Timeline Lesson Plan

Instructor: Dana Dance-Schissel

Dana teaches social sciences at the college level and English and psychology at the high school level. She has master's degrees in applied, clinical and community psychology.

Boost your instruction on timelines with a demonstration and a personalized in-class activity. Take it a step further with optional extensions and related lessons.

Learning Objectives

Upon completion of this lesson, students will be able to:

  • interpret timelines
  • relate information on a timeline to historical events
  • develop a timeline


30 minutes to 1 hour


  • White board or chalk board
  • Dry erase markers or chalk
  • Large heavyweight plain paper or poster board
  • An assortment of colored markers
  • Tablets, computers, or projector to access lesson

Curriculum Standards

  • CCSS.ELA-LITERACY.RH.6-8.3: Identify key steps in a text's description of a process related to history/social studies (e.g., how a bill becomes law, how interest rates are raised or lowered).
  • CCSS.ELA-LITERACY.RH.6-8.5: Describe how a text presents information (e.g., sequentially, comparatively, causally).

Key Vocabulary

  • Chronological order
  • Timeline


  • Have students read the Studying the Past and Step 1: Purpose sections of the text lesson How to Make a Timeline.
  • Using the white or chalk board and dry erase markers or chalk, draw a horizontal line on the board.
  • Next, tell the students that the purpose of the timeline you will be creating is to show the chronological order of the daily school schedule.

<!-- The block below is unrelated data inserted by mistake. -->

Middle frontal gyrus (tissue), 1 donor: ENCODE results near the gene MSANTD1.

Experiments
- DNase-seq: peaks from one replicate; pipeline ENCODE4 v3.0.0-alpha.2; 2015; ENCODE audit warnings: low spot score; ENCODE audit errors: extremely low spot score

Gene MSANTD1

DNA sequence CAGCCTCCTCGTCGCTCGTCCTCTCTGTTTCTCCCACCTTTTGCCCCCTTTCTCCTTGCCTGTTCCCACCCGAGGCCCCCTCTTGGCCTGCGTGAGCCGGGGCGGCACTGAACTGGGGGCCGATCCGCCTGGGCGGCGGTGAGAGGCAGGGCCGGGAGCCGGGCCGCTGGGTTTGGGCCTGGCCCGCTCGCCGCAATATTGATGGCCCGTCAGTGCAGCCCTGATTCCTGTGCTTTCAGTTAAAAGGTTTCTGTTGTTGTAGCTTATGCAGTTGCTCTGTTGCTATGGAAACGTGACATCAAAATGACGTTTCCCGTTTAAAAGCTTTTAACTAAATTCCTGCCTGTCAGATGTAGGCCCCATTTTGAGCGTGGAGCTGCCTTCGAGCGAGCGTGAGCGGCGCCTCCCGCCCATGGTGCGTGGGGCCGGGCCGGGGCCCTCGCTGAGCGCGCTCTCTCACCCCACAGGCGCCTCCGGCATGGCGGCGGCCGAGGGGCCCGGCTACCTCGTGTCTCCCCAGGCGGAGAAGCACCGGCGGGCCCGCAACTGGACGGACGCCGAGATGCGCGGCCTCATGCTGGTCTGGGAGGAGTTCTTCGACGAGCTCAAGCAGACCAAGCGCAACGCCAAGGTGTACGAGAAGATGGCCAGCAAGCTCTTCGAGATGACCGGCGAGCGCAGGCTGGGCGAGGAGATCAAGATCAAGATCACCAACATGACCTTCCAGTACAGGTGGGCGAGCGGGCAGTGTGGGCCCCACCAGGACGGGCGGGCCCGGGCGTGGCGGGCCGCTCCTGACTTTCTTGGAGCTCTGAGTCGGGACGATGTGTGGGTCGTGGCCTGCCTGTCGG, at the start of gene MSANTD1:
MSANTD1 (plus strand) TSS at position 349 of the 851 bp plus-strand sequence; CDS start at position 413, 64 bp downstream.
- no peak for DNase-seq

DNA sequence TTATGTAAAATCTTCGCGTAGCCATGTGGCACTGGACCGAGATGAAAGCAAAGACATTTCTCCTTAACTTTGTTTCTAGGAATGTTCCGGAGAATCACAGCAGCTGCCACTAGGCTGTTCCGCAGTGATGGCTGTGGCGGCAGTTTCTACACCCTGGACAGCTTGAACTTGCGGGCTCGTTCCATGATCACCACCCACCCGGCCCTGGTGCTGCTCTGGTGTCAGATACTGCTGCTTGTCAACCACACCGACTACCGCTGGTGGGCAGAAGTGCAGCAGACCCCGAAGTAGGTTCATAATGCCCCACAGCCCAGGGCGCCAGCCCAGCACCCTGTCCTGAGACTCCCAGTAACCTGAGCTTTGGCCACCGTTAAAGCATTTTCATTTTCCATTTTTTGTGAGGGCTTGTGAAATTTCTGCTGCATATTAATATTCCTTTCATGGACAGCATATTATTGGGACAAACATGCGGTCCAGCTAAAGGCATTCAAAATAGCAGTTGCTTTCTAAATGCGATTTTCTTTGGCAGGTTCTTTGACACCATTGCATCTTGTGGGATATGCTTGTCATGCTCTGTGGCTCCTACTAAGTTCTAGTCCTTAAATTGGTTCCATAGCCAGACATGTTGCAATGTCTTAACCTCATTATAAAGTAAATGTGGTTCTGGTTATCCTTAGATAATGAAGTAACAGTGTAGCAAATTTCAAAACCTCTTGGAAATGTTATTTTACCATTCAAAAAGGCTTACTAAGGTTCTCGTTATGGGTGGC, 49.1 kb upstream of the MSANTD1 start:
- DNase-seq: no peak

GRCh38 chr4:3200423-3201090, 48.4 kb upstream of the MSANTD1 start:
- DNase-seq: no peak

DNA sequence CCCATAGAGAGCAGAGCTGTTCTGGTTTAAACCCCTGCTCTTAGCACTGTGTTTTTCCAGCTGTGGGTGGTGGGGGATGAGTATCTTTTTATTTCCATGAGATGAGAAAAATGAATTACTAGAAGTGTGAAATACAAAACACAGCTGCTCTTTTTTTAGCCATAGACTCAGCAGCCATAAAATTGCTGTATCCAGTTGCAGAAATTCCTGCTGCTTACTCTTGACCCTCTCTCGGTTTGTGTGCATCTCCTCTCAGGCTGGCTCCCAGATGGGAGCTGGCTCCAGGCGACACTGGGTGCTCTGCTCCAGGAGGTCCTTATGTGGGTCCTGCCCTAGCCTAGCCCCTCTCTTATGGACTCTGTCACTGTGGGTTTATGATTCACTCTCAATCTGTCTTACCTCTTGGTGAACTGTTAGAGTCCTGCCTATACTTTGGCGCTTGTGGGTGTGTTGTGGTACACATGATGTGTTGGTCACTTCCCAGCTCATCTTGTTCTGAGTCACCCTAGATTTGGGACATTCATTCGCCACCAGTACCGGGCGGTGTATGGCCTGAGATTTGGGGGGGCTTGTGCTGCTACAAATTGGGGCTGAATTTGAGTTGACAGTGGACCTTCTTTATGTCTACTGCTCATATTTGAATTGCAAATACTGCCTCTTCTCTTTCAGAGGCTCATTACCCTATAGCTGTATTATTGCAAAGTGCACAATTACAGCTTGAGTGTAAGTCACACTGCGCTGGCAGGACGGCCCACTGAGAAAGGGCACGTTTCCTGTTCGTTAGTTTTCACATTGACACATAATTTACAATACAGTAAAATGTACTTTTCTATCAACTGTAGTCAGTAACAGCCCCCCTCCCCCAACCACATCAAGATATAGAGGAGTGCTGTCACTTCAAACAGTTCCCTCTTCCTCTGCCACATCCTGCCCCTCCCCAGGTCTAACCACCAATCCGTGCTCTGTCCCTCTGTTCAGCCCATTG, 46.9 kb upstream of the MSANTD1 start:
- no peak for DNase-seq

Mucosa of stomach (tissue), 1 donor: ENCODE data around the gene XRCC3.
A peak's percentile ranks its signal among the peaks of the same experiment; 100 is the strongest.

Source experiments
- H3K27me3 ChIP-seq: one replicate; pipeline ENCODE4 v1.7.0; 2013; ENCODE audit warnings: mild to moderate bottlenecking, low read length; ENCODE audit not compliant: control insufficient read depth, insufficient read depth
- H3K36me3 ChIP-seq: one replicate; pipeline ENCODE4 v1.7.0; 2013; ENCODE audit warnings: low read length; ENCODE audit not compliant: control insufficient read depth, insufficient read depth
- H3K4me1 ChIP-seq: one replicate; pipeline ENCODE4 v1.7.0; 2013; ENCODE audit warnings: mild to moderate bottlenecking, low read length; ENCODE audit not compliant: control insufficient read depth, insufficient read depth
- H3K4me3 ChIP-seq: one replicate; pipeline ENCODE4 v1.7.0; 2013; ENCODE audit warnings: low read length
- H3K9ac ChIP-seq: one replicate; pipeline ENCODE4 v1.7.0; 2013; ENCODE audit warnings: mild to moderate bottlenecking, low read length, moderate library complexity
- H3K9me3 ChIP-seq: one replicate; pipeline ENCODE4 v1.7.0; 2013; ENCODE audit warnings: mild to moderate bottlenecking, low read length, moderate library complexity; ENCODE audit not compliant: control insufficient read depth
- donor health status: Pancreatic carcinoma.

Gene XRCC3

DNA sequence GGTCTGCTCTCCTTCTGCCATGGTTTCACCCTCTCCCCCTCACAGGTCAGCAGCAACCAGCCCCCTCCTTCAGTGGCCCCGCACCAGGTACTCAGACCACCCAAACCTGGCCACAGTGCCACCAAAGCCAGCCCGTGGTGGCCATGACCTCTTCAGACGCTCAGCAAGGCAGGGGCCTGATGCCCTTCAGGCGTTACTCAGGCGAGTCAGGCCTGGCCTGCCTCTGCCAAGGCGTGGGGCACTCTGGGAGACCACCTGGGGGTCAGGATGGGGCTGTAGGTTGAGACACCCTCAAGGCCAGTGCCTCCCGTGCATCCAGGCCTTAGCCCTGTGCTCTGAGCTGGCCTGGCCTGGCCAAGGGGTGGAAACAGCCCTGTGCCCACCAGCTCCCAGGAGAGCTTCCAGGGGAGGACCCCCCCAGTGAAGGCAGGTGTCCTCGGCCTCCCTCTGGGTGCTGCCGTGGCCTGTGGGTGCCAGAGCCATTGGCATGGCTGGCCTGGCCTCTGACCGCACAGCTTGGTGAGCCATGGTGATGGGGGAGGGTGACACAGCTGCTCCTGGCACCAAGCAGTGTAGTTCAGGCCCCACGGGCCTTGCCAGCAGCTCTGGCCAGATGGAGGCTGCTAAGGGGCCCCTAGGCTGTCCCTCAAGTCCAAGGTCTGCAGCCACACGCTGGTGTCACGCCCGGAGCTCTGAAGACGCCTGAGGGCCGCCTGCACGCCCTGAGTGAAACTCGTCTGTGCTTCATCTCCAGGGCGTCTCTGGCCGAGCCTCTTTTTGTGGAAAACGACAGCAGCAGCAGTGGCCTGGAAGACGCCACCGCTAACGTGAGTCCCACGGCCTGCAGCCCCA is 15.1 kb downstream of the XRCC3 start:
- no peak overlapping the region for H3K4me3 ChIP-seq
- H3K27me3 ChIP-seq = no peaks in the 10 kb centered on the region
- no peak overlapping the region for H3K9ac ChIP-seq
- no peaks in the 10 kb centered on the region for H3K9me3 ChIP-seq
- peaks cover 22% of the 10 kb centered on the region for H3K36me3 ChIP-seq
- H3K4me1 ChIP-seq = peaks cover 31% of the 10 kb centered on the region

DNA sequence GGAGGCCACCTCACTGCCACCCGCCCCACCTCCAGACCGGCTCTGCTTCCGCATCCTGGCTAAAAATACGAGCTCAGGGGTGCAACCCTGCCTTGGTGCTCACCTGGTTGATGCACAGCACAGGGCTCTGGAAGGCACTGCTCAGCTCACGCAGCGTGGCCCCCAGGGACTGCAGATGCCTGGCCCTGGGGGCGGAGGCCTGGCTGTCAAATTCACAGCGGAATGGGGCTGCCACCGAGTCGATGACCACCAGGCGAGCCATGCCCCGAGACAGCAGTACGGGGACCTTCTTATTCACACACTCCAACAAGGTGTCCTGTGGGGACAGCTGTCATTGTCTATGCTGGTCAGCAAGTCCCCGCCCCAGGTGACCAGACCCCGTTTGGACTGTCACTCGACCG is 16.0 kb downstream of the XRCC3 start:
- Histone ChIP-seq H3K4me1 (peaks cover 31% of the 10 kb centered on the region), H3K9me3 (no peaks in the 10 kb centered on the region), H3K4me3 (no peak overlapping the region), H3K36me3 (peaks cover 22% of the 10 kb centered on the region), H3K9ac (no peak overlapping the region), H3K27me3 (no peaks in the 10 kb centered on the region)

• Title the timeline accordingly and establish the time period covered (e.g. the 8-hour school day).
  • Now ask students to read the rest of the text lesson.
  • Explain that you will be dividing your timeline according to class periods and do so on the board to demonstrate how the information is added to build a timeline.
  • Once the demonstration timeline is filled, have the students complete the quiz that is associated with the text lesson.
  • Using the paper and markers, ask students to create personal timelines covering their life events from the past year.


  • Select important events throughout history and ask students to conduct research to create related timelines.
  • Have students to create timelines to reflect their physical milestones thus far (e.g. rolled over, sat up, walked, lost first tooth, etc.).

Related Lessons

Geologic Time Scale: Major Eons, Eras, Periods and Epochs

Historical Change: Causes and Effects

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